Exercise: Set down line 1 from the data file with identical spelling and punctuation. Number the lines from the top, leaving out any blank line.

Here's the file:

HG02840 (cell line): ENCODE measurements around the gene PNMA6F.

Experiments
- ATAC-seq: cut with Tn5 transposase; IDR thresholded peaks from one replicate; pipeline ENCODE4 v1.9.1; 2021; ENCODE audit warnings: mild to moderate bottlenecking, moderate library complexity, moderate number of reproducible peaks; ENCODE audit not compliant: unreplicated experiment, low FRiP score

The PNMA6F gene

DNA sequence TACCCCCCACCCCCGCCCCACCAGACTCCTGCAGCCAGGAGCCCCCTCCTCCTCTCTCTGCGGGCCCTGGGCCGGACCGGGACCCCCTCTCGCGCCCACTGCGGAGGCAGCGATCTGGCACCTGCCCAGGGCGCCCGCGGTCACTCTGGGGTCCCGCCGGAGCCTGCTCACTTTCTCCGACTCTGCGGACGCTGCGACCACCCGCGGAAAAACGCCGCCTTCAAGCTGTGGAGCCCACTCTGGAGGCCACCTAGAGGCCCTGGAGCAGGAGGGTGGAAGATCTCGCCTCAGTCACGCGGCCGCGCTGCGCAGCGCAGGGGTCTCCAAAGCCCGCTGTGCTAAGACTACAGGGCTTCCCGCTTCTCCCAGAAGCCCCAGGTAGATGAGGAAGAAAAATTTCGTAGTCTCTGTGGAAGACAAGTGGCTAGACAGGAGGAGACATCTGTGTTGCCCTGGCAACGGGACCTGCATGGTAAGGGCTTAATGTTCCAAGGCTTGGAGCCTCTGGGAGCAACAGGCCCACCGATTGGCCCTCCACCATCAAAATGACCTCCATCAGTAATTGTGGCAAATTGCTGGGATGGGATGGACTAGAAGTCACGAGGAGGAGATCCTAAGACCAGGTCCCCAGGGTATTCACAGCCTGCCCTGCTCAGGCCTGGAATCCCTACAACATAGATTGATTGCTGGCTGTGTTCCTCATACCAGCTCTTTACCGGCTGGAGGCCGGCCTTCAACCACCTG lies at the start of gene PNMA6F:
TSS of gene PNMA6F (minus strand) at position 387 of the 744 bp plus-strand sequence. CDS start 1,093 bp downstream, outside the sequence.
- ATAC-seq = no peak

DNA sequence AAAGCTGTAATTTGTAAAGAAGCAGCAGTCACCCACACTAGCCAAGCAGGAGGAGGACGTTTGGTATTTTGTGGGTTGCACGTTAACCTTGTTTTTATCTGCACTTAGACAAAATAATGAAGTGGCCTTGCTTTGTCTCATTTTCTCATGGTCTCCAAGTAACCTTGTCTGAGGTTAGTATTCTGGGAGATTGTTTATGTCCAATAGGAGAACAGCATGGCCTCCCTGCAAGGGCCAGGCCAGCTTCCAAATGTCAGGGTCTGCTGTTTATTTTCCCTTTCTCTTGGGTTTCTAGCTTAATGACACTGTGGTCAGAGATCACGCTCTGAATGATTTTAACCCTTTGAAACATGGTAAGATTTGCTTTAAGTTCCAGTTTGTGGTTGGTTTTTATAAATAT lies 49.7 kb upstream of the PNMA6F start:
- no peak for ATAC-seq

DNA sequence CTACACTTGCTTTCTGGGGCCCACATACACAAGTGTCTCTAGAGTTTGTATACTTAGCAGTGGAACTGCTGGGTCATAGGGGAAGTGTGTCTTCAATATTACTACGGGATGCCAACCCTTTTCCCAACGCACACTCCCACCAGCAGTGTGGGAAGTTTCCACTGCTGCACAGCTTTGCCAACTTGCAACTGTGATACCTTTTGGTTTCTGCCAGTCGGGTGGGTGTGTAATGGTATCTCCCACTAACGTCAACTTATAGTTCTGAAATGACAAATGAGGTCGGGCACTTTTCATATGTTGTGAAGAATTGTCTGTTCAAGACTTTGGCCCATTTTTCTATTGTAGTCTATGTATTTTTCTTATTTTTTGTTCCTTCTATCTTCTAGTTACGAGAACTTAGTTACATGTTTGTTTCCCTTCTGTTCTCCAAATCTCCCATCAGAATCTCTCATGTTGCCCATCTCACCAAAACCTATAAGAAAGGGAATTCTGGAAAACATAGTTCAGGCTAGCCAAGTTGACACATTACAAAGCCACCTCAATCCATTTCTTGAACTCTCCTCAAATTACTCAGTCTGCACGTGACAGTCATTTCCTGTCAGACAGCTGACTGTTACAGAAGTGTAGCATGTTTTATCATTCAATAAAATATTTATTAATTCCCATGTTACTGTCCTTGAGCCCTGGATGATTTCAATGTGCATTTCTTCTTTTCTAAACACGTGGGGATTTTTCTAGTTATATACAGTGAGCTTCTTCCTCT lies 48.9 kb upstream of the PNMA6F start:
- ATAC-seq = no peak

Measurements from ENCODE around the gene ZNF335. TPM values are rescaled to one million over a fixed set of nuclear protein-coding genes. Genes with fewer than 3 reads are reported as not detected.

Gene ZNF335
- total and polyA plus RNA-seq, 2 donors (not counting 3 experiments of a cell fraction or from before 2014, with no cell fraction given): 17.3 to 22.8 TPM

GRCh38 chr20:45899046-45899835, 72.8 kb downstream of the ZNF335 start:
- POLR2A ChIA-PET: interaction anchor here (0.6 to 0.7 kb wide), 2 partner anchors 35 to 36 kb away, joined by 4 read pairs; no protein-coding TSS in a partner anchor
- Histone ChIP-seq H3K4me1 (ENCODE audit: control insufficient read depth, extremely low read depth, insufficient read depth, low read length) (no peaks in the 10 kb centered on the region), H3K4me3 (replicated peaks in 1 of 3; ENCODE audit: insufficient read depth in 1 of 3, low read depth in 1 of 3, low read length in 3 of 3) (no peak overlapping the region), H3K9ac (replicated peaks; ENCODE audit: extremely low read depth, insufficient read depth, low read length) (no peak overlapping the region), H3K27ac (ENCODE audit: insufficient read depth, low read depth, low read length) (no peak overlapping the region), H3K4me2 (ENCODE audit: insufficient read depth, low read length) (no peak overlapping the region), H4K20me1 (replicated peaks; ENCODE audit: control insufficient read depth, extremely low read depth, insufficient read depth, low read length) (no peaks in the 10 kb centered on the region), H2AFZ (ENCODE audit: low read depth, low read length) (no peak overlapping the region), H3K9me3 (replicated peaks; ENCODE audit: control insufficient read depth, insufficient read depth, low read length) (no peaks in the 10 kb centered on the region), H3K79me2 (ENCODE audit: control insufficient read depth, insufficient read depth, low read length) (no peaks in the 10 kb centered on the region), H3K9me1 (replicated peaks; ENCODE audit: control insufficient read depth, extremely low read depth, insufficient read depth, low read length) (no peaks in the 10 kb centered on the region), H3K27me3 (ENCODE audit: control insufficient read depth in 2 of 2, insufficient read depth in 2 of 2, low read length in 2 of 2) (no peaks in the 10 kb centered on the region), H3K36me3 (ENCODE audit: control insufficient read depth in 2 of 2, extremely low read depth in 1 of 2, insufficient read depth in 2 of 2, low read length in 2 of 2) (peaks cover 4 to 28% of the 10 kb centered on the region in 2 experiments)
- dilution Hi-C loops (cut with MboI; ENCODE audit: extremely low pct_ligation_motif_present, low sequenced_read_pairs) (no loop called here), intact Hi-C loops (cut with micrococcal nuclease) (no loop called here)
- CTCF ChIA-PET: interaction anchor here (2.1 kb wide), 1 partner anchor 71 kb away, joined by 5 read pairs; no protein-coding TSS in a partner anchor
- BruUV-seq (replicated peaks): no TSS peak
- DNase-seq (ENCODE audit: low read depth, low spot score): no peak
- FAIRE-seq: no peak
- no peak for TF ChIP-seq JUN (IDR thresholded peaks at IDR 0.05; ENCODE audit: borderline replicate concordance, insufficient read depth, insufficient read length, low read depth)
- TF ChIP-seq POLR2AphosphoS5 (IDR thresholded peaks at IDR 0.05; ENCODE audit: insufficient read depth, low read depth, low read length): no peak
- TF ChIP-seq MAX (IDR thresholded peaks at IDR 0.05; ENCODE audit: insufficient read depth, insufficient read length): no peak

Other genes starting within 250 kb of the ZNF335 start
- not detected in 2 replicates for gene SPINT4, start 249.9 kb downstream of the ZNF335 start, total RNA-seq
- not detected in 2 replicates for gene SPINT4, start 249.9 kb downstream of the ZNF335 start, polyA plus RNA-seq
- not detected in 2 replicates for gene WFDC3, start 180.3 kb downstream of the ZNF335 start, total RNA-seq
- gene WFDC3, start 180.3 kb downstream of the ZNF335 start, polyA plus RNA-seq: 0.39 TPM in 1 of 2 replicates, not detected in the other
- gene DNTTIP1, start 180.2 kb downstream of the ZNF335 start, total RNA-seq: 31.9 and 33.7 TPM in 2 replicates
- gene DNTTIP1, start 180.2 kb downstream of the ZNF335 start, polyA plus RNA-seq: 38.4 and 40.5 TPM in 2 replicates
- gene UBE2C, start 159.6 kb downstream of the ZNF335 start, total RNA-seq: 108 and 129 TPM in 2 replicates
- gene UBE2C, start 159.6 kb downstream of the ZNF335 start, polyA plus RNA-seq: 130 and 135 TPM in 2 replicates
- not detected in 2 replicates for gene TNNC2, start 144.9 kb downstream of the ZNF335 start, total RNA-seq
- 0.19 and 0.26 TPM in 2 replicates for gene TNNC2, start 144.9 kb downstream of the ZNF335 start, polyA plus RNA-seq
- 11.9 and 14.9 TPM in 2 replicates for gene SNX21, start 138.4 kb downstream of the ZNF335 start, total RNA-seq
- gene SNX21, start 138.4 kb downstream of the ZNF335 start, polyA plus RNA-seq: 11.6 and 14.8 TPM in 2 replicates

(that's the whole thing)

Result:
HG02840 (cell line): ENCODE measurements around the gene PNMA6F.